FIG. 7 shows comparative time constants for convention rheometry uses as compared to use of the present techniques.

FIG. 8 shows a set of time-displacement curves obtained from one blood sample along with the accompanying best fit model predictions, as described below in the Example.

DETAILED DESCRIPTION OF THE INVENTION

Before the present methods, apparatus and systems are described, it is to be understood that this invention is not limited to particular embodiments described, as such may, of course, vary. It is also to be understood that the terminology used herein is for the purpose of describing particular embodiments only, and is not intended to be limiting, since the scope of the present invention will be limited only by the appended claims.

Where a range of values is provided, it is understood that each intervening value, to the tenth of the unit of the lower limit unless the context clearly dictates otherwise, between the upper and lower limits of that range is also specifically disclosed. Each smaller range between any stated value or intervening value in a stated range and any other stated or intervening value in that stated range is encompassed within the invention. The upper and lower limits of these smaller ranges may independently be included or excluded in the range, and each range where either, neither or both limits are included in the smaller ranges is also encompassed within the invention, subject to any specifically excluded limit in the stated range. Where the stated range includes one or both of the limits, ranges excluding either or both of those included limits are also included in the invention.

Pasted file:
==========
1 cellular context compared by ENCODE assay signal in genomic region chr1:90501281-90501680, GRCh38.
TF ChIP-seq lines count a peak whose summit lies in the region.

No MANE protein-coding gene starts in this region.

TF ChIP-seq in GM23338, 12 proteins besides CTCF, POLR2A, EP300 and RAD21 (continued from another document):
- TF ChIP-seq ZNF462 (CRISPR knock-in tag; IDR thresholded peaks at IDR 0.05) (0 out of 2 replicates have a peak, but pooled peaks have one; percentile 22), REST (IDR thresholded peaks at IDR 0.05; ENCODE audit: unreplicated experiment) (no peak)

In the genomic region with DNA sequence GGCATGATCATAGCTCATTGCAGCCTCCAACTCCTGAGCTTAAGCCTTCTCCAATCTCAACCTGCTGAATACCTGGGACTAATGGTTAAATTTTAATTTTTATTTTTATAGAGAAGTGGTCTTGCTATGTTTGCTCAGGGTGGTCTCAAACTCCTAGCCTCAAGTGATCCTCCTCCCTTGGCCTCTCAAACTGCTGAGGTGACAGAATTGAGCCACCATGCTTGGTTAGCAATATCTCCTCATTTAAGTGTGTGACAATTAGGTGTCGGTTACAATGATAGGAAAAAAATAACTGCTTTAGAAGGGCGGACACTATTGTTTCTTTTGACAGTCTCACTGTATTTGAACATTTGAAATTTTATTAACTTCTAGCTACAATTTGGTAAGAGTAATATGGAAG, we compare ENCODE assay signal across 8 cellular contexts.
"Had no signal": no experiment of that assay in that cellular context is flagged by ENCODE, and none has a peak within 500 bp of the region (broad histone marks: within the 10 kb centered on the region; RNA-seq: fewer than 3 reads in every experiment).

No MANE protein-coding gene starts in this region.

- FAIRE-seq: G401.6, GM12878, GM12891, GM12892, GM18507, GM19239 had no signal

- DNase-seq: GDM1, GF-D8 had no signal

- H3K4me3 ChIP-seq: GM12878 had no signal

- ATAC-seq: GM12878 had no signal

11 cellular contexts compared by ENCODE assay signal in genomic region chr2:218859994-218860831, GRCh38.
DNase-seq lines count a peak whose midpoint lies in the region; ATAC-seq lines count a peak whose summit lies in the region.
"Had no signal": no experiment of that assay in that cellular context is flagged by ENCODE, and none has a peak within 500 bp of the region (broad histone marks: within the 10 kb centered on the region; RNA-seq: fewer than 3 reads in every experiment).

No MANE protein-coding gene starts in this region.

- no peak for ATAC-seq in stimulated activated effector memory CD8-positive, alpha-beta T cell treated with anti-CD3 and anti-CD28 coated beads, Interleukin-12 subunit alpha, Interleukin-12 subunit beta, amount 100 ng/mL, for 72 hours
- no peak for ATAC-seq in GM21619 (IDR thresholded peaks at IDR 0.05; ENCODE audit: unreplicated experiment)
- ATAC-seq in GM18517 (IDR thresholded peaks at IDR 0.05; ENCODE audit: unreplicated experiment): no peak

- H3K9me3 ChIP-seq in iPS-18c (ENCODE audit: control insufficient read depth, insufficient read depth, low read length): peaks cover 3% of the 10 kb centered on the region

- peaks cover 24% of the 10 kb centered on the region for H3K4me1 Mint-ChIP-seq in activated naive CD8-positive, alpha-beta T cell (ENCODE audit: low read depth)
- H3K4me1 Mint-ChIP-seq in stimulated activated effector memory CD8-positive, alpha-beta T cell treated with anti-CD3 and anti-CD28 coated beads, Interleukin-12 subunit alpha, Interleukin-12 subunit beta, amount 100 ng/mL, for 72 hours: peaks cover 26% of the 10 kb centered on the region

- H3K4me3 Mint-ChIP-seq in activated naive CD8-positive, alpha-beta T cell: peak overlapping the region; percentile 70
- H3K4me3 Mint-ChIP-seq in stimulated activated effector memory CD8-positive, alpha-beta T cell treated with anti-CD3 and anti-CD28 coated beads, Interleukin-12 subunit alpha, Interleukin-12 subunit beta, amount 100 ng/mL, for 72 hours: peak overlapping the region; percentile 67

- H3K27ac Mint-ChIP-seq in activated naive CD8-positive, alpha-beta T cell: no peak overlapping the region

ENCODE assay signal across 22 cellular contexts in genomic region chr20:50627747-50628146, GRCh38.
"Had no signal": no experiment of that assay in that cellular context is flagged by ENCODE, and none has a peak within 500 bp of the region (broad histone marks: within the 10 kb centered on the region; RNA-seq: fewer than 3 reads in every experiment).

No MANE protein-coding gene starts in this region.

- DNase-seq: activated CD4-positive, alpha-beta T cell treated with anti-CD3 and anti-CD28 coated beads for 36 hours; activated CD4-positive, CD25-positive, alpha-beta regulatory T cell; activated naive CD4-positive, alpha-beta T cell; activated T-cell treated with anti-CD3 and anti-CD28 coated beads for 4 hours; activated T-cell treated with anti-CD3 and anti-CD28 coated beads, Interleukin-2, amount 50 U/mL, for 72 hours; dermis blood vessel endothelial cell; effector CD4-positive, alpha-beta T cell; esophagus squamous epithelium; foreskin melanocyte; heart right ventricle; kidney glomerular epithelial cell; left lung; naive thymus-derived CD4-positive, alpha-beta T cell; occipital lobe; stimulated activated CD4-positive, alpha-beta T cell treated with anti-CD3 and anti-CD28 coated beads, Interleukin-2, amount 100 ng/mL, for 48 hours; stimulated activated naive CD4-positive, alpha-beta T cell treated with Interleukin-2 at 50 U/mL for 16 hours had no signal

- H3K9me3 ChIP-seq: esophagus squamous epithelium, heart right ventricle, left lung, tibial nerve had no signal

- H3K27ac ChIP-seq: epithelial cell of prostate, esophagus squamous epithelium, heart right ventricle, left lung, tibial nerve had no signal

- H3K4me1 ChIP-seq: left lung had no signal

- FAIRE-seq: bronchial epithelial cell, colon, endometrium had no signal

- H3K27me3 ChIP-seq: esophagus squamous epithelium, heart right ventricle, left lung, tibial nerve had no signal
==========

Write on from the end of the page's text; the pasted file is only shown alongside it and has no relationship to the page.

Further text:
Unless defined otherwise, all technical and scientific terms used herein have the same meaning as commonly understood by one of ordinary skill in the art to which this invention belongs. Although any methods and materials similar or equivalent to those described herein can be used in the practice or testing of the present invention, the preferred methods and materials are now described. All publications mentioned herein are incorporated herein by reference to disclose and describe the methods and/or materials in connection with which the publications are cited.

It must be noted that as used herein and in the appended claims, the singular forms “a”, “and”, and “the” include plural referents unless the context clearly dictates otherwise. Thus, for example, reference to “a transducer” includes a plurality of such transducers and reference to “the curve” includes reference to one or more curves and equivalents thereof known to those skilled in the art, and so forth.

The publications discussed herein are provided solely for their disclosure prior to the filing date of the present application. Nothing herein is to be construed as an admission that the present invention is not entitled to antedate such publication by virtue of prior invention. Further, the dates of publication provided may be different from the actual publication dates which may need to be independently confirmed.

The present invention provides methods, apparatus and systems for performing what the present inventors have termed sonorheometry. Sonorheometry provides data about the mechanical properties of soft tissue. Furthermore, repeated measurements using sonorheometry enable characterization of changing properties over time. Sonorheometry is particularly well-suited to characterizing blood coagulation. The present invention provides data about the mechanical properties of a developing thrombus without disrupting its formation. The methods and techniques may be non-invasive or carried out in a laboratory setting after obtaining a sample from a patient, and are based on the application of acoustic radiation force to the tissue to be characterized.